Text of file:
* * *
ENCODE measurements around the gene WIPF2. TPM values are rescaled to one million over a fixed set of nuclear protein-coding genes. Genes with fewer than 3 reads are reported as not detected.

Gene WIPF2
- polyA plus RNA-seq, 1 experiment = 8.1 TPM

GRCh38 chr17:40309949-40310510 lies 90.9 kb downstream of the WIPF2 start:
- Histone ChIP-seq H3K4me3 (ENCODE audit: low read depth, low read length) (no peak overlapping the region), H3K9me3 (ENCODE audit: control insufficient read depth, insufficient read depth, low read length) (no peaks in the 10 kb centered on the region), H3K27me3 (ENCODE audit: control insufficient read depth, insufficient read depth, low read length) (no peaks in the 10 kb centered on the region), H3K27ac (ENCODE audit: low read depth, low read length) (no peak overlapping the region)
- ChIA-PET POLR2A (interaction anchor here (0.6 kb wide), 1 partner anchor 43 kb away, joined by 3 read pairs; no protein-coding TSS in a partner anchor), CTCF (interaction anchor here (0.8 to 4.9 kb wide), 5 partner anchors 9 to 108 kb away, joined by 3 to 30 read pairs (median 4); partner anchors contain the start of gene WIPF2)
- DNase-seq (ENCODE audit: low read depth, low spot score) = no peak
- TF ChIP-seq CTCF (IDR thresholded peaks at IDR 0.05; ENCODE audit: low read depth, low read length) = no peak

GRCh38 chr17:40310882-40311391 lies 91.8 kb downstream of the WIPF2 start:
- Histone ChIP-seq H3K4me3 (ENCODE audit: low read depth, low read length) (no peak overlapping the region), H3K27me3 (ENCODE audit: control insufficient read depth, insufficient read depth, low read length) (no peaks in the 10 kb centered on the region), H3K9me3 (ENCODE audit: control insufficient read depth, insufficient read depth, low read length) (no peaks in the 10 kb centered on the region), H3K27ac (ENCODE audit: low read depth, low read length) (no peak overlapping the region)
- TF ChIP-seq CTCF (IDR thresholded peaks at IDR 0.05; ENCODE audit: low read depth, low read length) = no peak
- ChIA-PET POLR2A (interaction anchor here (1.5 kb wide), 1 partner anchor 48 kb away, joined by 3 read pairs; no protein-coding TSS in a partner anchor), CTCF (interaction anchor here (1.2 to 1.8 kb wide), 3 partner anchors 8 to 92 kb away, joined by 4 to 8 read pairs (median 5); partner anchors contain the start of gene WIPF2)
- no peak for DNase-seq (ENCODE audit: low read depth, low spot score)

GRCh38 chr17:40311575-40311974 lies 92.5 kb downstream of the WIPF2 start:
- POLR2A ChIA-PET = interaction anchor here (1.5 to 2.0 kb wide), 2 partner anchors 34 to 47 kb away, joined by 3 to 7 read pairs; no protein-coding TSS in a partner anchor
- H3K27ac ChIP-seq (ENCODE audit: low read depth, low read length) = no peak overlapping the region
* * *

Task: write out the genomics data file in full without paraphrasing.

ENCODE measurements around the gene WIPF2. TPM values are rescaled to one million over a fixed set of nuclear protein-coding genes. Genes with fewer than 3 reads are reported as not detected.

Gene WIPF2
- polyA plus RNA-seq, 1 experiment = 8.1 TPM

GRCh38 chr17:40309949-40310510 lies 90.9 kb downstream of the WIPF2 start:
- Histone ChIP-seq H3K4me3 (ENCODE audit: low read depth, low read length) (no peak overlapping the region), H3K9me3 (ENCODE audit: control insufficient read depth, insufficient read depth, low read length) (no peaks in the 10 kb centered on the region), H3K27me3 (ENCODE audit: control insufficient read depth, insufficient read depth, low read length) (no peaks in the 10 kb centered on the region), H3K27ac (ENCODE audit: low read depth, low read length) (no peak overlapping the region)
- ChIA-PET POLR2A (interaction anchor here (0.6 kb wide), 1 partner anchor 43 kb away, joined by 3 read pairs; no protein-coding TSS in a partner anchor), CTCF (interaction anchor here (0.8 to 4.9 kb wide), 5 partner anchors 9 to 108 kb away, joined by 3 to 30 read pairs (median 4); partner anchors contain the start of gene WIPF2)
- DNase-seq (ENCODE audit: low read depth, low spot score) = no peak
- TF ChIP-seq CTCF (IDR thresholded peaks at IDR 0.05; ENCODE audit: low read depth, low read length) = no peak

GRCh38 chr17:40310882-40311391 lies 91.8 kb downstream of the WIPF2 start:
- Histone ChIP-seq H3K4me3 (ENCODE audit: low read depth, low read length) (no peak overlapping the region), H3K27me3 (ENCODE audit: control insufficient read depth, insufficient read depth, low read length) (no peaks in the 10 kb centered on the region), H3K9me3 (ENCODE audit: control insufficient read depth, insufficient read depth, low read length) (no peaks in the 10 kb centered on the region), H3K27ac (ENCODE audit: low read depth, low read length) (no peak overlapping the region)
- TF ChIP-seq CTCF (IDR thresholded peaks at IDR 0.05; ENCODE audit: low read depth, low read length) = no peak
- ChIA-PET POLR2A (interaction anchor here (1.5 kb wide), 1 partner anchor 48 kb away, joined by 3 read pairs; no protein-coding TSS in a partner anchor), CTCF (interaction anchor here (1.2 to 1.8 kb wide), 3 partner anchors 8 to 92 kb away, joined by 4 to 8 read pairs (median 5); partner anchors contain the start of gene WIPF2)
- no peak for DNase-seq (ENCODE audit: low read depth, low spot score)

GRCh38 chr17:40311575-40311974 lies 92.5 kb downstream of the WIPF2 start:
- POLR2A ChIA-PET = interaction anchor here (1.5 to 2.0 kb wide), 2 partner anchors 34 to 47 kb away, joined by 3 to 7 read pairs; no protein-coding TSS in a partner anchor
- H3K27ac ChIP-seq (ENCODE audit: low read depth, low read length) = no peak overlapping the region